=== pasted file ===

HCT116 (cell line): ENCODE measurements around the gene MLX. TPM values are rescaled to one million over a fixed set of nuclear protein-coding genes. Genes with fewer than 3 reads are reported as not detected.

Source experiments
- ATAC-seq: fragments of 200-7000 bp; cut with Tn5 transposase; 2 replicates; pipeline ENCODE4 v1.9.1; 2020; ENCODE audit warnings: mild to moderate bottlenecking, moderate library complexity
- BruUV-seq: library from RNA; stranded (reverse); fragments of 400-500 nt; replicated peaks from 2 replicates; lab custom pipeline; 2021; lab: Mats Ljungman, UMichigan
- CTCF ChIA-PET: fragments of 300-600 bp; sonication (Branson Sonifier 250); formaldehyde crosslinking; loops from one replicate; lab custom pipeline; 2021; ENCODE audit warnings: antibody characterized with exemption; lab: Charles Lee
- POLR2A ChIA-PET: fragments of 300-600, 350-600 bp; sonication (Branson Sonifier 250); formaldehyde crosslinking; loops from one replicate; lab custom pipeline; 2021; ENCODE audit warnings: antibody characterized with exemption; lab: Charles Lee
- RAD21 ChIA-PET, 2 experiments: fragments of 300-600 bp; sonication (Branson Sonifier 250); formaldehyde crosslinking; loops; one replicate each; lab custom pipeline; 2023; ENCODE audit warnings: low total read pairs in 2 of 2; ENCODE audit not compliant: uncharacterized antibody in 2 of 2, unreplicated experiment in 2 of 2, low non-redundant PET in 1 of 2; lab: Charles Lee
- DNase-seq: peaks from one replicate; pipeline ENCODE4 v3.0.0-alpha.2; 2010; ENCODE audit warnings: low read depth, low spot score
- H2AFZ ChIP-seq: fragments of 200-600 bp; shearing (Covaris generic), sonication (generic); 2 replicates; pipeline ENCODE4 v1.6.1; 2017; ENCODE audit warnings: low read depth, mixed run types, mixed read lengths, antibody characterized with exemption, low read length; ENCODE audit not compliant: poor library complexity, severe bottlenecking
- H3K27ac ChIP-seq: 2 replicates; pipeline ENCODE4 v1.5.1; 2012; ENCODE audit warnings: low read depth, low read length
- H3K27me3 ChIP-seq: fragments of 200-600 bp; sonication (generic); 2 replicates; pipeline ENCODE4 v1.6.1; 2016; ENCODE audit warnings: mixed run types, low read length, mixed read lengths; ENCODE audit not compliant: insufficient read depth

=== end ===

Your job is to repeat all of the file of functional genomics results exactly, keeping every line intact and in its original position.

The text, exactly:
HCT116 (cell line): ENCODE measurements around the gene MLX. TPM values are rescaled to one million over a fixed set of nuclear protein-coding genes. Genes with fewer than 3 reads are reported as not detected.

Source experiments
- ATAC-seq: fragments of 200-7000 bp; cut with Tn5 transposase; 2 replicates; pipeline ENCODE4 v1.9.1; 2020; ENCODE audit warnings: mild to moderate bottlenecking, moderate library complexity
- BruUV-seq: library from RNA; stranded (reverse); fragments of 400-500 nt; replicated peaks from 2 replicates; lab custom pipeline; 2021; lab: Mats Ljungman, UMichigan
- CTCF ChIA-PET: fragments of 300-600 bp; sonication (Branson Sonifier 250); formaldehyde crosslinking; loops from one replicate; lab custom pipeline; 2021; ENCODE audit warnings: antibody characterized with exemption; lab: Charles Lee
- POLR2A ChIA-PET: fragments of 300-600, 350-600 bp; sonication (Branson Sonifier 250); formaldehyde crosslinking; loops from one replicate; lab custom pipeline; 2021; ENCODE audit warnings: antibody characterized with exemption; lab: Charles Lee
- RAD21 ChIA-PET, 2 experiments: fragments of 300-600 bp; sonication (Branson Sonifier 250); formaldehyde crosslinking; loops; one replicate each; lab custom pipeline; 2023; ENCODE audit warnings: low total read pairs in 2 of 2; ENCODE audit not compliant: uncharacterized antibody in 2 of 2, unreplicated experiment in 2 of 2, low non-redundant PET in 1 of 2; lab: Charles Lee
- DNase-seq: peaks from one replicate; pipeline ENCODE4 v3.0.0-alpha.2; 2010; ENCODE audit warnings: low read depth, low spot score
- H2AFZ ChIP-seq: fragments of 200-600 bp; shearing (Covaris generic), sonication (generic); 2 replicates; pipeline ENCODE4 v1.6.1; 2017; ENCODE audit warnings: low read depth, mixed run types, mixed read lengths, antibody characterized with exemption, low read length; ENCODE audit not compliant: poor library complexity, severe bottlenecking
- H3K27ac ChIP-seq: 2 replicates; pipeline ENCODE4 v1.5.1; 2012; ENCODE audit warnings: low read depth, low read length
- H3K27me3 ChIP-seq: fragments of 200-600 bp; sonication (generic); 2 replicates; pipeline ENCODE4 v1.6.1; 2016; ENCODE audit warnings: mixed run types, low read length, mixed read lengths; ENCODE audit not compliant: insufficient read depth